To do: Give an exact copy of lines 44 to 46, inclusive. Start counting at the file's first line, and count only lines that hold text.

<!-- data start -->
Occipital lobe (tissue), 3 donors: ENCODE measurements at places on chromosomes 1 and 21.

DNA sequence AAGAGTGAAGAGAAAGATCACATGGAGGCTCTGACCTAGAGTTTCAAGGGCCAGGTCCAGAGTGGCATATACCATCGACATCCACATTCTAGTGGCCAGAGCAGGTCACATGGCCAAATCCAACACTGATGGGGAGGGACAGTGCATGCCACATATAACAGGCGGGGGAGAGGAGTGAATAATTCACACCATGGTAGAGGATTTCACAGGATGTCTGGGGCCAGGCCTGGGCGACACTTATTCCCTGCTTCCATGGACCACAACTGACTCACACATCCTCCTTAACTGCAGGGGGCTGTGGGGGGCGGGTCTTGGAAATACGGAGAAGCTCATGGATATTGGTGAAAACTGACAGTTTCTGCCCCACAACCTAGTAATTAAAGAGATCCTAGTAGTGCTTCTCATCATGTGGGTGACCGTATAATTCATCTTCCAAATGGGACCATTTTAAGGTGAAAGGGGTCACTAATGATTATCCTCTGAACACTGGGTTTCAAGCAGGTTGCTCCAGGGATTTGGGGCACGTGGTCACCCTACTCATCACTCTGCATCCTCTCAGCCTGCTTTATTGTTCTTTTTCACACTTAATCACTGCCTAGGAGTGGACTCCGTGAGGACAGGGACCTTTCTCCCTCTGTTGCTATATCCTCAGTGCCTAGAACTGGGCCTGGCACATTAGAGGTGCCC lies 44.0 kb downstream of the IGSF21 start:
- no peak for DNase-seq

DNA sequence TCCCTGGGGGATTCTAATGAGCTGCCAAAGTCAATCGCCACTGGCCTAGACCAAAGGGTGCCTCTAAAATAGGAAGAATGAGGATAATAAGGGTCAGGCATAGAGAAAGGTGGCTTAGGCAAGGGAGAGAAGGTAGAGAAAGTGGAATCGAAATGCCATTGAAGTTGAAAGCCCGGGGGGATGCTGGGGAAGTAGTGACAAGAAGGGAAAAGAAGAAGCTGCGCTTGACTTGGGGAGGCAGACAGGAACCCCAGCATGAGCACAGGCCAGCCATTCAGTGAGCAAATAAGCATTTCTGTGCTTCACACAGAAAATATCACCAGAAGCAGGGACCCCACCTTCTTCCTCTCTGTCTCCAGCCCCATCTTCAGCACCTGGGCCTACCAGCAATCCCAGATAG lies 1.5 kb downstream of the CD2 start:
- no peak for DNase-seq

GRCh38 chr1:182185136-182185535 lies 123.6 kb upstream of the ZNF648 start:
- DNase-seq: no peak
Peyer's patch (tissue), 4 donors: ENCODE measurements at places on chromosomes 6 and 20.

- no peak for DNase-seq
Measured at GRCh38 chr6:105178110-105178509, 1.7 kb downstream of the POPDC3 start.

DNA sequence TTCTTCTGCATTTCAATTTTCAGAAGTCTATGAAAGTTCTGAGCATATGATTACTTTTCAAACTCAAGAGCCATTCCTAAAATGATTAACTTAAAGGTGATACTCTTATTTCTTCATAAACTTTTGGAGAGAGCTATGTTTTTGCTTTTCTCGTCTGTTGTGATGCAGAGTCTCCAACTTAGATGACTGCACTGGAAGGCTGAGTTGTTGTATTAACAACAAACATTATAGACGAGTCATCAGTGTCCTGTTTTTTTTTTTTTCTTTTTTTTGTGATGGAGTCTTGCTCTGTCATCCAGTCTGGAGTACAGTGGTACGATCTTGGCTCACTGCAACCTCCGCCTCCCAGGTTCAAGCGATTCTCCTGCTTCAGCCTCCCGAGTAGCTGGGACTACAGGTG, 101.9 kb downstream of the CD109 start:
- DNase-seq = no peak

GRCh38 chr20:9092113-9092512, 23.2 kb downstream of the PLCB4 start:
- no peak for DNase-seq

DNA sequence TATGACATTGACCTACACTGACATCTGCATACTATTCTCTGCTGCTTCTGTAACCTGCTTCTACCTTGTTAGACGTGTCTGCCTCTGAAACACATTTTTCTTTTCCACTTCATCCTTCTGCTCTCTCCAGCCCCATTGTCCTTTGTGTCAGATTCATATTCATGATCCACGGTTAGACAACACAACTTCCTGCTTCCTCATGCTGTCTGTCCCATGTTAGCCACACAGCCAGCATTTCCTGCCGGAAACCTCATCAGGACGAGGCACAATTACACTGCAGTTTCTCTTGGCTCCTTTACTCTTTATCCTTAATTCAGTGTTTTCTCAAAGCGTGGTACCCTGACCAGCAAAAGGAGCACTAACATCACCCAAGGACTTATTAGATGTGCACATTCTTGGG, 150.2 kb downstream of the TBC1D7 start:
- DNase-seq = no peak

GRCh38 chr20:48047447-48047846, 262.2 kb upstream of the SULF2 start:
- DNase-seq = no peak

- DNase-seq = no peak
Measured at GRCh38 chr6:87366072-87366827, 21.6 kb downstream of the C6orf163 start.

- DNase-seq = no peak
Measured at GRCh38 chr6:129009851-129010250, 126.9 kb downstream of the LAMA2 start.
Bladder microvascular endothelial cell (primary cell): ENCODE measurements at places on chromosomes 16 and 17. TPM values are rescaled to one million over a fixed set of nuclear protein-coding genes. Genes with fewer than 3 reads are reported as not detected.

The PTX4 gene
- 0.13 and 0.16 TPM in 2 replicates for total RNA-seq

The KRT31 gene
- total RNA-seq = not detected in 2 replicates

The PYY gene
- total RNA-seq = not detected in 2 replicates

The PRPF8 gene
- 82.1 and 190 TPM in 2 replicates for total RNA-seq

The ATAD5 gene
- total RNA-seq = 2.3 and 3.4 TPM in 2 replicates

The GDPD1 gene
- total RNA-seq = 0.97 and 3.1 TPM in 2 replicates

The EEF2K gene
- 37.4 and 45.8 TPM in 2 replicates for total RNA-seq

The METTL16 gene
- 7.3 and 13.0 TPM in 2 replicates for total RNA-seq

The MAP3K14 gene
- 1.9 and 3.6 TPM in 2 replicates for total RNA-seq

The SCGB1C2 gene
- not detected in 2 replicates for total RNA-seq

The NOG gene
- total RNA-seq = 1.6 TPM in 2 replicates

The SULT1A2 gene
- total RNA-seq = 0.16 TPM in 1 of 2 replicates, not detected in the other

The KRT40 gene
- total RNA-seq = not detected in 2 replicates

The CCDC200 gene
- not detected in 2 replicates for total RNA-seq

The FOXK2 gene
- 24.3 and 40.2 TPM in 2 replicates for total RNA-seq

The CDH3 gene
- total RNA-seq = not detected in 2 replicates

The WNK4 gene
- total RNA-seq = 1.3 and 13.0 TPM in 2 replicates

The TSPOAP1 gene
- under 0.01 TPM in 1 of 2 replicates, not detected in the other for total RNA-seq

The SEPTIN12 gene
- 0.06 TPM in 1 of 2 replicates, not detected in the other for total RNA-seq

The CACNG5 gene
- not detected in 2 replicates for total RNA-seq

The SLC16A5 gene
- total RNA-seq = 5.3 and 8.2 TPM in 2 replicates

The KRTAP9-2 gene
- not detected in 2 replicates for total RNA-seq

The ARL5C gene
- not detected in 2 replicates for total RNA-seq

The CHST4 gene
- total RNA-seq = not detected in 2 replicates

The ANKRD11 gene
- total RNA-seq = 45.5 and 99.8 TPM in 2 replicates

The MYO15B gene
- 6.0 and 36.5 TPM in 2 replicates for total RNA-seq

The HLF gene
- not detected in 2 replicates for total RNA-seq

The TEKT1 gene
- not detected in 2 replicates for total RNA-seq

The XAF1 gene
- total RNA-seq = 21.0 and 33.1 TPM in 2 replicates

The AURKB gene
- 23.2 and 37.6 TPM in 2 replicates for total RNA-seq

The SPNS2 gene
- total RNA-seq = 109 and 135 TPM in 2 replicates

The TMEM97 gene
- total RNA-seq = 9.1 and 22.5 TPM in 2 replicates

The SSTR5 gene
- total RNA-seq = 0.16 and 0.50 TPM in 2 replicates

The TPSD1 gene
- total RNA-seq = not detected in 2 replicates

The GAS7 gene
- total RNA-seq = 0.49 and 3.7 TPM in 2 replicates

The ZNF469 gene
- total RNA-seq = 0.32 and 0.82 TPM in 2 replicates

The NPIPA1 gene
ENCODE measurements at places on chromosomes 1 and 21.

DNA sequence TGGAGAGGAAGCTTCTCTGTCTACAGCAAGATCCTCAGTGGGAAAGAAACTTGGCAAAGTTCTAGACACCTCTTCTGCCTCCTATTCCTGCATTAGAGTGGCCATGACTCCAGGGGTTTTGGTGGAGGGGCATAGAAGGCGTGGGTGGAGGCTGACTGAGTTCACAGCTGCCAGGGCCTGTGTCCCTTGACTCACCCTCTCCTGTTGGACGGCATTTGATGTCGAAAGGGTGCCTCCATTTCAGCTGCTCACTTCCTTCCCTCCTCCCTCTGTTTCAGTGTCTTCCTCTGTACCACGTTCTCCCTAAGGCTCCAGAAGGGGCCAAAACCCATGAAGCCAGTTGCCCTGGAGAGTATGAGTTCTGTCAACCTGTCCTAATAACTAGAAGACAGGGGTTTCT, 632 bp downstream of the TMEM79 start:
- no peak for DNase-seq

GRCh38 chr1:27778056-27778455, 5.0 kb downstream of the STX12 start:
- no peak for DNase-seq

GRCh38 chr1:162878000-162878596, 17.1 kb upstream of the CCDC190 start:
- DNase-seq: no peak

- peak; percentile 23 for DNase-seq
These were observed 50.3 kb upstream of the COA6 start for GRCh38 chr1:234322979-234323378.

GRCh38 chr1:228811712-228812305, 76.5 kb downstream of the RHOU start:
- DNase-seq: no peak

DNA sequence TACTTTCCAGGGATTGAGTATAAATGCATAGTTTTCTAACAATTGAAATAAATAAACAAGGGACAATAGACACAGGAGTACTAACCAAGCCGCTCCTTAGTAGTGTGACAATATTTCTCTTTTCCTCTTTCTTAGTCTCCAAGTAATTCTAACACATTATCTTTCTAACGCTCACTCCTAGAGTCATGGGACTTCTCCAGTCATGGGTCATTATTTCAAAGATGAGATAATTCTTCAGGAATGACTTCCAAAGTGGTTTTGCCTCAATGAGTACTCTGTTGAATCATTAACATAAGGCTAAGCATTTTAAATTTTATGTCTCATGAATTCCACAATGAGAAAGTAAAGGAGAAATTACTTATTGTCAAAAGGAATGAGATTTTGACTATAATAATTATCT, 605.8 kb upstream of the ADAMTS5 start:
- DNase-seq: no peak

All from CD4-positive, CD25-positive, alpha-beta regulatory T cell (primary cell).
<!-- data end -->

The NOG gene
- total RNA-seq = 1.6 TPM in 2 replicates

The SULT1A2 gene